As part of her duties, Bakos was required to go on raids in search of her target, Abu Musab Zarqawi, then the leader of al-Qaida. It was a role that made her uncomfortable, as she recounts in the film, leading viewers to believe she, like Maya, struggled with seeing the sometimes brutal results of intelligence-gathering in the field.

But the film does not take a moral position on the CIA's interrogation efforts—and Bakos says that’s one reason she decided to speak out about her history as part of the bin Laden hunt. The film, she said, keeps it “politically agnostic and lets the audience decide for themselves” about the CIA’s tactics.

Bakos praised “Zero Dark Thirty” for portraying the “moments of intensity” that came during the CIA’s search for bin Laden and described the film’s depiction of “bureaucratic frustrations” as accurate. But she said Bigelow’s film did not fully communicate the “nuances of intelligence” that she and other analysts on the al-Qaida trail dealt with—and continue to deal with today. And she said it failed to focus on how much of the search was conducted by a "whole team of people" working together under the intense pressure of preventing another terrorist attack.

Asked what she hopes viewers will take away from “Manhunt,” Bakos said she hopes people will gain a better understanding about national security and how the CIA works.

“Intelligence is only as good as the information gathered," Bakos said. "There’s no crystal ball. And there’s no 100 percent.... You cannot, 100 percent of the time, prevent or predict everything that will happen.”
carson

Elizabethtown, IN

#245 May 1, 2013
___Jenny___ wrote:
In Kathryn Bigelow’s movie “Zero Dark Thirty,” Jessica Chastain played Maya, a young CIA operative whose stubborn pursuit of Osama bin Laden played a major role in the al-Qaida leader’s death.
The film garnered both awards (including a Golden Globe for Chastain) and controversy—largely because of graphic scenes depicting the CIA’s use of torture on suspected terrorists. But an undisputed—and to some, surprising—revelation in the film was its disclosure of the key role a female CIA agent played in the search for bin Laden.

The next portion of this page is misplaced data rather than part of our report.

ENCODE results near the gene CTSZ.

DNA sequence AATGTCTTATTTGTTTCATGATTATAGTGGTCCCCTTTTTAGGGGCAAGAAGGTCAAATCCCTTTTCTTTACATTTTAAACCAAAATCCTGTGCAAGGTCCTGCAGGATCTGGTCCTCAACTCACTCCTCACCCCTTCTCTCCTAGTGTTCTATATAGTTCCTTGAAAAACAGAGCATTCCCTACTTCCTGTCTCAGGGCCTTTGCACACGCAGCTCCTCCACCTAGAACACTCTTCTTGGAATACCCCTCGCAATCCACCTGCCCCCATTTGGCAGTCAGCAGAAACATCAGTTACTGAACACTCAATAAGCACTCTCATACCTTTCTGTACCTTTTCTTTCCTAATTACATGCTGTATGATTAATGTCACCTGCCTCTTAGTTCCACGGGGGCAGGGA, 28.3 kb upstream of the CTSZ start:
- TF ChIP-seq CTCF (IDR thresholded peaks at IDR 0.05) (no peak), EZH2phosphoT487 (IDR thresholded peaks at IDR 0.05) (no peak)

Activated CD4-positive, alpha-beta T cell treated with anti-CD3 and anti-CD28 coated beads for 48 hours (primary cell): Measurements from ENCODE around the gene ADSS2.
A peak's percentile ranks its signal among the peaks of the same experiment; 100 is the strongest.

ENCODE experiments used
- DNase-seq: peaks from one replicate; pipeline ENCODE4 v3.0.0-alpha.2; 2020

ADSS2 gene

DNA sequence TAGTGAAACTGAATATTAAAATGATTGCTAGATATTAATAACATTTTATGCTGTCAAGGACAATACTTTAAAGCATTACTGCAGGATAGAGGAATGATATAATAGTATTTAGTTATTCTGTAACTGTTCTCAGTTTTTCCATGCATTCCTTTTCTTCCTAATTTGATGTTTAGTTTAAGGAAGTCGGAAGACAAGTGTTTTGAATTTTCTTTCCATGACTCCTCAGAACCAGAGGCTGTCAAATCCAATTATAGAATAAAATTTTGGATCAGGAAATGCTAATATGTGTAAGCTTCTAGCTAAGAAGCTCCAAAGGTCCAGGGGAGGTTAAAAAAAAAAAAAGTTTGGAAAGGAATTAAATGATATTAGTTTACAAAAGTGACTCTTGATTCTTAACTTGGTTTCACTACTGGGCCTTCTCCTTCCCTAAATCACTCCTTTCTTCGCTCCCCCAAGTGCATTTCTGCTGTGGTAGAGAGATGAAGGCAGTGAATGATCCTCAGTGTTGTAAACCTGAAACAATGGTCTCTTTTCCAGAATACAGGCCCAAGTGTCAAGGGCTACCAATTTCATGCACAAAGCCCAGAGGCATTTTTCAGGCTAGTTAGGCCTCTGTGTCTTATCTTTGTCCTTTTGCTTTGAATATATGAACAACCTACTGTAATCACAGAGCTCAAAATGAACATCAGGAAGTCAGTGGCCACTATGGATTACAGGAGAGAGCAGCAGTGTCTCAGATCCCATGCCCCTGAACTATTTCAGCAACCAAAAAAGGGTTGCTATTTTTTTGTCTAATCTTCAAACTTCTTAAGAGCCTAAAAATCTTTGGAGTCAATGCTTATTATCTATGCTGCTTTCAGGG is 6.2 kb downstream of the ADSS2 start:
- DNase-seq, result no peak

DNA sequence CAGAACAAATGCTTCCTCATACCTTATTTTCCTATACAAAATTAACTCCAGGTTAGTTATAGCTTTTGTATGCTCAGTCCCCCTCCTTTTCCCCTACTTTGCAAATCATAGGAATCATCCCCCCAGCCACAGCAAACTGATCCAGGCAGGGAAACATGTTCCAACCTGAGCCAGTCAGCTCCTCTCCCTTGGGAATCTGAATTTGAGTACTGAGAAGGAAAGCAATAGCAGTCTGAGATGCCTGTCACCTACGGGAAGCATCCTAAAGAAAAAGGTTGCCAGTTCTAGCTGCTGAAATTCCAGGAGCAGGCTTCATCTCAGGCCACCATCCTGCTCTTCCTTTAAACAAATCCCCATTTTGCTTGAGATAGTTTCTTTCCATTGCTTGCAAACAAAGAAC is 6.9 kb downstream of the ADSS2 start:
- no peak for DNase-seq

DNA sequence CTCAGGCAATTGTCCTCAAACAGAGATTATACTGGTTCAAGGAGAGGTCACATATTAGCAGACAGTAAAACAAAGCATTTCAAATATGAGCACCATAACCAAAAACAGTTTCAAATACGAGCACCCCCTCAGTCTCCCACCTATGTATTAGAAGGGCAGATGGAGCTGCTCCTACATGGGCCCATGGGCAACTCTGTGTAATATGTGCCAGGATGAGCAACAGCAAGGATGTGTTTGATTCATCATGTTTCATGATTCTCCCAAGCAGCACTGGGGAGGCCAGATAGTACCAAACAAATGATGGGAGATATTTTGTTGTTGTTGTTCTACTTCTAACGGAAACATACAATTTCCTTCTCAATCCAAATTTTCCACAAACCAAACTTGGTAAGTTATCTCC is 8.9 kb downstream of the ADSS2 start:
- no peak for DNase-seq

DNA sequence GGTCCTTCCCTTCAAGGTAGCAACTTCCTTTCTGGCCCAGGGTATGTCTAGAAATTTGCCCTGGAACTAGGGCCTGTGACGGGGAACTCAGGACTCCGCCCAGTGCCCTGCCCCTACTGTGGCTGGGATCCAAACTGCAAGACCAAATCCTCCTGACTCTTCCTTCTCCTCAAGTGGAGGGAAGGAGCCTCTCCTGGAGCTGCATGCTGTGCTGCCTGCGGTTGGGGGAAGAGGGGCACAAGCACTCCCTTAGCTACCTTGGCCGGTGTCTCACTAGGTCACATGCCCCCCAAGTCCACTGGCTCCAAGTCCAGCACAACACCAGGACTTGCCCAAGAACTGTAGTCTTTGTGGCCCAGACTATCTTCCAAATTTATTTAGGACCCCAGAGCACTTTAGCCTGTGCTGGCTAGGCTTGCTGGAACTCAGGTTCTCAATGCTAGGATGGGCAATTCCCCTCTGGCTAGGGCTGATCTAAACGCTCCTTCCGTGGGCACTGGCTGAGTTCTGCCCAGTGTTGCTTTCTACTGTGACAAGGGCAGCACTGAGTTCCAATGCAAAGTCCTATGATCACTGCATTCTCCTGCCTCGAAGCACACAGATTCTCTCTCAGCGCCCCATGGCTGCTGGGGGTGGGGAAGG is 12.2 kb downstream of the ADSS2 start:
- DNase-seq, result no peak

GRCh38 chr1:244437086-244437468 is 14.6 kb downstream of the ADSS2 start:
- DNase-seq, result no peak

She got Bin Laden despite all the roadblocks that the Obama administration threw in front of her. She had to use alot of old intel.

Good movie. I understand why the dems didn't like it.
Betty

Lancing, TN

#247 May 1, 2013
Democrats think so much of women they want to replace a mans wife with a man. Sicko democrats.

“"No Sleep, 'til Brooklyn!"”

Level 1

Since: May 08

Location hidden

#248 May 1, 2013
Seriously, stop trolling. It's annoying.

Level 3

Since: Aug 12

Location hidden

#249 May 1, 2013
The real truth of the matter is women are the future of the Republican party if they keep up the war on women they are going to have huge problems. This is a case for numbers as it stands now women outnumber men 2-1 now and are more likely to vote. This is something that the Republican party has failed to grasp and I don't understand why. If they keep going to the direction they are headed now well its going to be a party that cease to be. Fact if you think other wise well then you are not living in the real world!

“CO2 is Gaseous Love”

Level 10

Since: Dec 08

Home, sweet home.

#250 May 2, 2013
___Jenny___ wrote:
Ann Coulter? Why not also quote Rush Limbaugh?
Why not?

“CO2 is Gaseous Love”

Level 10

Since: Dec 08

Home, sweet home.

#251 May 2, 2013
People have gender, same sex marriage is bad because it brings a new standard of gender segregation to perfectly integrated and diverse male/female marriage. If you don't want gender apartheid marriage and want to keep integration and diversity; keep marriage one man and one woman the way the Kentucky Constitution and US law declare.

Level 5

Since: Sep 08

Neon City Oh.